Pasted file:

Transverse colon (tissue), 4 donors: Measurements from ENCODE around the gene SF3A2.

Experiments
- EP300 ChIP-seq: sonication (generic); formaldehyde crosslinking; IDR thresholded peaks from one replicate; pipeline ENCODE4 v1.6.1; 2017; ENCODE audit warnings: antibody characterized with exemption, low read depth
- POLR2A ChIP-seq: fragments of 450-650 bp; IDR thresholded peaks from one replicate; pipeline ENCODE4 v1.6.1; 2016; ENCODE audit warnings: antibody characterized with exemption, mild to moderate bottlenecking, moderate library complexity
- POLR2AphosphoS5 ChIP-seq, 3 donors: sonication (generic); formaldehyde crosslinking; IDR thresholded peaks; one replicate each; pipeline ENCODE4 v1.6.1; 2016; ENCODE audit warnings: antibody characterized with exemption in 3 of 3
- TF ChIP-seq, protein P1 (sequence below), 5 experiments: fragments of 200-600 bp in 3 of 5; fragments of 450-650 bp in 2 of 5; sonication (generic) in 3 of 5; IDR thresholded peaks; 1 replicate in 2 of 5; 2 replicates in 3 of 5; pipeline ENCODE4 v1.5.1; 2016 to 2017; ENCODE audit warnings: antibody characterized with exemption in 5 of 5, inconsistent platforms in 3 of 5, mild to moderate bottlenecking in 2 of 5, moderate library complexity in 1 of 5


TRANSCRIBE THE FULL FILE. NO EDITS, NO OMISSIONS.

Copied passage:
Transverse colon (tissue), 4 donors: Measurements from ENCODE around the gene SF3A2.

Experiments
- EP300 ChIP-seq: sonication (generic); formaldehyde crosslinking; IDR thresholded peaks from one replicate; pipeline ENCODE4 v1.6.1; 2017; ENCODE audit warnings: antibody characterized with exemption, low read depth
- POLR2A ChIP-seq: fragments of 450-650 bp; IDR thresholded peaks from one replicate; pipeline ENCODE4 v1.6.1; 2016; ENCODE audit warnings: antibody characterized with exemption, mild to moderate bottlenecking, moderate library complexity
- POLR2AphosphoS5 ChIP-seq, 3 donors: sonication (generic); formaldehyde crosslinking; IDR thresholded peaks; one replicate each; pipeline ENCODE4 v1.6.1; 2016; ENCODE audit warnings: antibody characterized with exemption in 3 of 3
- TF ChIP-seq, protein P1 (sequence below), 5 experiments: fragments of 200-600 bp in 3 of 5; fragments of 450-650 bp in 2 of 5; sonication (generic) in 3 of 5; IDR thresholded peaks; 1 replicate in 2 of 5; 2 replicates in 3 of 5; pipeline ENCODE4 v1.5.1; 2016 to 2017; ENCODE audit warnings: antibody characterized with exemption in 5 of 5, inconsistent platforms in 3 of 5, mild to moderate bottlenecking in 2 of 5, moderate library complexity in 1 of 5